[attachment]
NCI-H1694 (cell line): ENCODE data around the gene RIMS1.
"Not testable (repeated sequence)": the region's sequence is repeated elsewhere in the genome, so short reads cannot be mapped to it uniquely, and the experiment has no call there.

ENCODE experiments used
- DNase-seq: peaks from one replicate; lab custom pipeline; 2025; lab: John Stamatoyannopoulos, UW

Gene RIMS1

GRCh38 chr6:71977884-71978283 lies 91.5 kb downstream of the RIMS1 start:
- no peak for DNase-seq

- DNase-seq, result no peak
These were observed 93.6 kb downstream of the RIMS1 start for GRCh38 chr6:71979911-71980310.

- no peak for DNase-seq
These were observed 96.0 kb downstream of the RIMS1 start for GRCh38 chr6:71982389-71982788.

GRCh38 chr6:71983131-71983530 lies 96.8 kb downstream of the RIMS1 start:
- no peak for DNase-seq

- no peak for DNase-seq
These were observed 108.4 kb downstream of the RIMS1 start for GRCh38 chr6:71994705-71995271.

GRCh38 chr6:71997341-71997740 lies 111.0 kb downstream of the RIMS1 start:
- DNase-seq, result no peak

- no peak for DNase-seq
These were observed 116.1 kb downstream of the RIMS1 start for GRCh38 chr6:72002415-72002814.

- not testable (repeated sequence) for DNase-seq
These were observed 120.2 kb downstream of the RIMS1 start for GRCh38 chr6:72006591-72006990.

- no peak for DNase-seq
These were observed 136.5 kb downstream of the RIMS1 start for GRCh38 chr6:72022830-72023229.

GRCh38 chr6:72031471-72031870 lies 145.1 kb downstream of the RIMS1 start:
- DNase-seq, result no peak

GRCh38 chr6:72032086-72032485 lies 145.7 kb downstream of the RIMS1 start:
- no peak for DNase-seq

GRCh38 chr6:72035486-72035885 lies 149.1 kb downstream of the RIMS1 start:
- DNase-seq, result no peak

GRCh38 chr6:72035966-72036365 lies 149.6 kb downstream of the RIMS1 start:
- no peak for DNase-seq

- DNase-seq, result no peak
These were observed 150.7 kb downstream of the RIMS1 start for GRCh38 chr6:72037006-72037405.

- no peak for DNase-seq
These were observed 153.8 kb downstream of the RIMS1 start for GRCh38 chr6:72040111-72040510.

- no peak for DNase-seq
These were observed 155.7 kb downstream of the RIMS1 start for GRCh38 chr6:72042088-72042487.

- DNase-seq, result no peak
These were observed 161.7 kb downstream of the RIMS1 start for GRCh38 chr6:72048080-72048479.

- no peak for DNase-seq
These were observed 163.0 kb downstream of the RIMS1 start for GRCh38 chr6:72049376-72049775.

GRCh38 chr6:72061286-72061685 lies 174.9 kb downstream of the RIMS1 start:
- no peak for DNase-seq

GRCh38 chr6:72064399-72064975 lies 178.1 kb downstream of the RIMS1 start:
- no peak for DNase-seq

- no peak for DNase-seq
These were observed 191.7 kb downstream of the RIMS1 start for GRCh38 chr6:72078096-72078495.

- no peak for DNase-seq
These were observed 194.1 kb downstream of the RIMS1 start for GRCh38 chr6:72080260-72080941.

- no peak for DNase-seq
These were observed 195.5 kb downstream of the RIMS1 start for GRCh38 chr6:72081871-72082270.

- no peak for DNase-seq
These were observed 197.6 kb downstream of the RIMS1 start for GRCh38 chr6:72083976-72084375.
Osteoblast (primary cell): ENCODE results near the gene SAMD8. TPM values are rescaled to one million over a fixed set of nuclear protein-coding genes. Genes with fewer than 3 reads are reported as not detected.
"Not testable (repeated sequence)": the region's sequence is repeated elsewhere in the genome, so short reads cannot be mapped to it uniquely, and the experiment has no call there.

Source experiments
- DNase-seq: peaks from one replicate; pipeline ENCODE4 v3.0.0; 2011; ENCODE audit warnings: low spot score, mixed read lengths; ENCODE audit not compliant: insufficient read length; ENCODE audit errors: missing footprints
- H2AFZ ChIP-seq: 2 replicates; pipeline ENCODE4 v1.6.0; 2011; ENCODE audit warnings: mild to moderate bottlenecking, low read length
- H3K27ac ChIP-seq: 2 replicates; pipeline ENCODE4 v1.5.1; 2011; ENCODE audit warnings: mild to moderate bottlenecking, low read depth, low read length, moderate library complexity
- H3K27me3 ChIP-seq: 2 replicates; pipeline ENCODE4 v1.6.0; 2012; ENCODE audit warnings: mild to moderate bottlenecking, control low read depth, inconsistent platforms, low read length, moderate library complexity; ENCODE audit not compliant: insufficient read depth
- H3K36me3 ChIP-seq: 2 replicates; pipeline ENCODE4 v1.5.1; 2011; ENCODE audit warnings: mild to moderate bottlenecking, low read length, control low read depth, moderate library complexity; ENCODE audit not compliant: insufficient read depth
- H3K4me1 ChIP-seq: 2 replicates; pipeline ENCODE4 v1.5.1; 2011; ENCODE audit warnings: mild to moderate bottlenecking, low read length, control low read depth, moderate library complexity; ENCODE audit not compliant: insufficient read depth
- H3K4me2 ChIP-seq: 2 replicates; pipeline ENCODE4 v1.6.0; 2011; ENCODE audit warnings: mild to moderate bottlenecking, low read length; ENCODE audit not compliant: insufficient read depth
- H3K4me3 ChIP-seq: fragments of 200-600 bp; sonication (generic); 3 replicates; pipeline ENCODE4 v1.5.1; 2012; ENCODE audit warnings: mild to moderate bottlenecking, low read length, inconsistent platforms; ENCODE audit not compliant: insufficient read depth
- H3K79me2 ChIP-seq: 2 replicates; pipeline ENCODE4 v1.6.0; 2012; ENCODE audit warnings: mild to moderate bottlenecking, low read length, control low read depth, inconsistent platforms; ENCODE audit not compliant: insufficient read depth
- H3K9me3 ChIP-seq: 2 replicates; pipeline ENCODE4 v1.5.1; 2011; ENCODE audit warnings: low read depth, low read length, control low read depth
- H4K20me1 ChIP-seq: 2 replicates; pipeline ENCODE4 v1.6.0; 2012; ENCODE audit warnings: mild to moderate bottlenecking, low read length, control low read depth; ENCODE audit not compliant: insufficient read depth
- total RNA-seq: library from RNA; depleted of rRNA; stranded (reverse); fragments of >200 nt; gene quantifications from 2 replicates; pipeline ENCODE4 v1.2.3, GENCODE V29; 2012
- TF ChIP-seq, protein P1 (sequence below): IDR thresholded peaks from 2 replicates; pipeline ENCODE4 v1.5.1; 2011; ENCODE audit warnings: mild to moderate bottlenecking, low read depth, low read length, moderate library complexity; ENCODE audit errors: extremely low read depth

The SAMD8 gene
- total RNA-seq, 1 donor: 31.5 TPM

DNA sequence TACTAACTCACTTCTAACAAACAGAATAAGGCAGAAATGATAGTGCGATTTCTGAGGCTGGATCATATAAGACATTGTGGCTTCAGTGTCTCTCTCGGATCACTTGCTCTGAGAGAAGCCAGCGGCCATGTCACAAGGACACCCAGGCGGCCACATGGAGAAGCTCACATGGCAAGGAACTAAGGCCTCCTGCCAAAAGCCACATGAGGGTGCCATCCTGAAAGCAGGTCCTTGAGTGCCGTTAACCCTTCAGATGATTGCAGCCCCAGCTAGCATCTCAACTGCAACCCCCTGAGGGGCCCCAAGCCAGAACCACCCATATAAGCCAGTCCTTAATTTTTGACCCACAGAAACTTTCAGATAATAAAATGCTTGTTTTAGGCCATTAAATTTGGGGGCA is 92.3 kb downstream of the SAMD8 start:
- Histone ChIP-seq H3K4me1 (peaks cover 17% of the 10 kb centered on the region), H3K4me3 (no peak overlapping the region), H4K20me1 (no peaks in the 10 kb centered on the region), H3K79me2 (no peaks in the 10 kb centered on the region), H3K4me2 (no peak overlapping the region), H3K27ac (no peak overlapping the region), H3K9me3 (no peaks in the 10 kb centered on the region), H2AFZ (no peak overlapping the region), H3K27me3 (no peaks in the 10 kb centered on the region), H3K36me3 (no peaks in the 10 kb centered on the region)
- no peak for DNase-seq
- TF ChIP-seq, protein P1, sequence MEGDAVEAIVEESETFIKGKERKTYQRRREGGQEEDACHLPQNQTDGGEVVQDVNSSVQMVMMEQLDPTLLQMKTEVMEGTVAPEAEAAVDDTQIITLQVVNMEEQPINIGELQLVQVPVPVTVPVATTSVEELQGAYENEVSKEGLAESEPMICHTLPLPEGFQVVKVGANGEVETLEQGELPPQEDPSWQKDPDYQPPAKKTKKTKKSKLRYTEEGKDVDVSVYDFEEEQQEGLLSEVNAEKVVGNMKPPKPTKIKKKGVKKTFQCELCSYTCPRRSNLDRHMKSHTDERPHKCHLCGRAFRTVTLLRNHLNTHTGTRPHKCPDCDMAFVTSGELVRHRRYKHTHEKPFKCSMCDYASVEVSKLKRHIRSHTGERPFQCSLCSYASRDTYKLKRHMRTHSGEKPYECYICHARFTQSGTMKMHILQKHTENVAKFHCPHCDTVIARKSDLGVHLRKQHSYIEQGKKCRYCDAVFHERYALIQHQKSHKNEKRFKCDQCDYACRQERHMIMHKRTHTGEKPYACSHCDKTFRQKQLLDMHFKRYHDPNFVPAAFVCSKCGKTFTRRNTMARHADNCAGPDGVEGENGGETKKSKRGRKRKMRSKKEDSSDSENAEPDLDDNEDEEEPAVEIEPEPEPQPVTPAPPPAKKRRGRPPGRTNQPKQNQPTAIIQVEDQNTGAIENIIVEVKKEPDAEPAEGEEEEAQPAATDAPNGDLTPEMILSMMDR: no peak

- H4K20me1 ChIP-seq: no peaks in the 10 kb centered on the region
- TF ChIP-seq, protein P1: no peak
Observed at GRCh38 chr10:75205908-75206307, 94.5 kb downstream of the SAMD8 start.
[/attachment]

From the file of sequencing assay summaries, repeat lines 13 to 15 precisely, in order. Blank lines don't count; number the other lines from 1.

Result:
- no peak for DNase-seq

- no peak for DNase-seq
These were observed 108.4 kb downstream of the RIMS1 start for GRCh38 chr6:71994705-71995271.